EMForceNoKdotP
Section: Linear Response::Polarizabilities
Type: logical
Default: false

If the system is periodic, by default wavefunctions from a previous kdotp run will be read, to be used in the formulas for the polarizability and hyperpolarizability in the quantum theory of polarization. For testing purposes, you can set this variable to true to disregard the kdotp run, and use the formulas for the finite system. This variable has no effect for a finite system.

EMFreqs
Section: Linear Response::Polarizabilities
Type: block

This block defines for which frequencies the polarizabilities will be calculated. If it is not present, the static ($$\omega = 0$$) response is calculated.

Each row of the block indicates a sequence of frequency values, the first column is an integer that indicates the number of steps, the second number is the initial frequency, and the third number the final frequency. If the first number is one, then only the initial value is considered. The block can have any number of rows. Consider the next example:

%EMFreqs
31 | 0.0 | 1.0
1 | 0.32
%

EMFreqsSort
Section: Linear Response::Polarizabilities
Type: logical
Default: true

If true, the frequencies specified by the EMFreqs block are sorted, so that they are calculated in increasing order. Can be set to false to use the order as stated, in case this makes better use of available restart information.

EMHyperpol
Section: Linear Response::Polarizabilities
Type: block

This block describes the multiples of the frequency used for the dynamic hyperpolarizability. The results are written to the file beta in the directory for the first multiple. There must be three factors, summing to zero: $$\omega_1 + \omega_2 + \omega_3 = 0$$. For example, for second-harmonic generation, you could use 1 | 1 | -2.

EMKPointOutput
Section: Linear Response::Polarizabilities
Type: logical
Default: false

Give in the output contributions of different k-points to the dielectric constant. Can be also used for magneto-optical effects.

EMMagnetoopticsNoHVar
Section: Linear Response::Polarizabilities
Type: logical
Default: true

Exclude corrections to the exchange-correlation and Hartree terms from consideration of perturbations induced by a magnetic field

EMOccupiedResponse
Section: Linear Response::Polarizabilities
Type: logical
Default: false

Solve for full response without projector into unoccupied subspace. Not possible if there are partial occupations. When EMHyperpol is set for a periodic system, this variable is ignored and the full response is always calculated.

EMPerturbationType
Section: Linear Response::Polarizabilities
Type: integer
Default: electric

Which perturbation to consider for electromagnetic linear response.
Options:

• none: Zero perturbation, for use in testing.
• electric: Electric perturbation used to calculate electric polarizabilities and hyperpolarizabilities.
• magnetic: Magnetic perturbation used to calculate magnetic susceptibilities.

EMWavefunctionsFromScratch
Section: Linear Response::Polarizabilities
Type: logical
Default: false

Do not use saved linear-response wavefunctions from a previous run as starting guess. Instead initialize to zero as in FromScratch, but restart densities will still be used. Restart wavefunctions from a very different frequency can hinder convergence.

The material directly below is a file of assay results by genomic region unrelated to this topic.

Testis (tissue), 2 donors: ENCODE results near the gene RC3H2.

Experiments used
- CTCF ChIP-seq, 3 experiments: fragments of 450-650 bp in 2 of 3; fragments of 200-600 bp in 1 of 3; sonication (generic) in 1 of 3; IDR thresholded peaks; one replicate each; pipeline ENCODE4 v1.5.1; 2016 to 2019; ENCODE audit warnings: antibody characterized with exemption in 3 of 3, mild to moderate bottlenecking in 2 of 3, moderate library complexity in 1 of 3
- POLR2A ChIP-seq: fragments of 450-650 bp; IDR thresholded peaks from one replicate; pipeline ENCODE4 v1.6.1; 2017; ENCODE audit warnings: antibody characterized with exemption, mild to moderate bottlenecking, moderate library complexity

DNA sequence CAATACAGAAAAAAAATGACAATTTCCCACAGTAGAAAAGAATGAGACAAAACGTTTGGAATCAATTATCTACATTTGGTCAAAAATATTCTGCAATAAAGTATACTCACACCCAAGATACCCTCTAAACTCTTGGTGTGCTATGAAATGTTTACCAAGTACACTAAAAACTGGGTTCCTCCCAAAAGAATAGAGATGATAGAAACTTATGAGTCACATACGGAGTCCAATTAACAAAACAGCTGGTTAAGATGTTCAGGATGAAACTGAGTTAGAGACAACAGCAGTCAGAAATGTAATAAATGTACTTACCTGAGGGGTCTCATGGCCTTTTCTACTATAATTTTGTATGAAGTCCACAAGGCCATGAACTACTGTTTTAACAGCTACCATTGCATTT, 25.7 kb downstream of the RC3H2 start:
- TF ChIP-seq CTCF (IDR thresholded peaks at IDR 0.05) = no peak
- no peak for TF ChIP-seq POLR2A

vdWNPoints
Section: Linear Response::Polarizabilities
Type: integer
Default: 6

How many points to use in the Gauss-Legendre integration to obtain the van der Waals coefficients.

## Linear Response::SCF in LR calculations

LRConvAbsDens
Section: Linear Response::SCF in LR calculations
Type: float
Default: 1e-5

The tolerance in the absolute variation of the density response, to determine if the SCF for linear response is converged. $$\varepsilon = \int {\rm d}^3r \left| \rho^{out}(\bf r) -\rho^{inp}(\bf r) \right|$$. A zero value means do not use this criterion.

LRConvRelDens
Section: Linear Response::SCF in LR calculations
Type: float
Default: 0.0

The tolerance in the relative variation of the density response, to determine if the SCF for linear response is converged. $$\varepsilon = \frac{1}{N_{\rm elec}}$$ LRConvAbsDens. A zero value means do not use this criterion.

LRMaximumIter
Section: Linear Response::SCF in LR calculations
Type: integer
Default: 200

The maximum number of SCF iterations to calculate response.

Section: Linear Response::SCF in LR calculations
Type: float
Default: 0.1

This factor controls how much the tolerance is decreased during the self-consistency process. Smaller values mean that tolerance is decreased faster.

LRTolIterWindow
Section: Linear Response::SCF in LR calculations
Type: float
Default: 10

Number of iterations necessary to reach the final tolerance.

LRTolScheme
Section: Linear Response::SCF in LR calculations
Type: integer

The scheme used to adjust the tolerance of the solver during the SCF iteration. For kdotp and magnetic em_resp modes, or whenever HamiltonianVariation = V_ext_only, the scheme is set to tol_fixed, and this variable is ignored.
Options:

• tol_fixed: The solver tolerance is fixed for all the iterations; this improves convergence but increases the computational cost
• tol_adaptive: The tolerance is increased according to the level of convergence of the SCF.
• tol_linear: The tolerance decreases linearly for the first LRTolIterWindow iterations.
• tol_exp: The tolerance decreases exponentially for the first LRTolIterWindow iterations.

## Linear Response::Solver

LRTolFinalTol
Section: Linear Response::Solver
Type: float
Default: 1e-6

This is the tolerance to determine that the linear solver has converged.

LRTolInitTol
Section: Linear Response::Solver
Type: float
Default: 1e-2

This is the tolerance to determine that the linear solver has converged, for the first SCF iteration. Ignored if LRTolScheme = fixed.

LinearSolver
Section: Linear Response::Solver
Type: integer
Default: qmr_symmetric

Method for solving linear equations, which occur for Sternheimer linear response and OEP. The solvers vary in speed, reliability (ability to converge), and domain of applicability. QMR solvers are most reliable.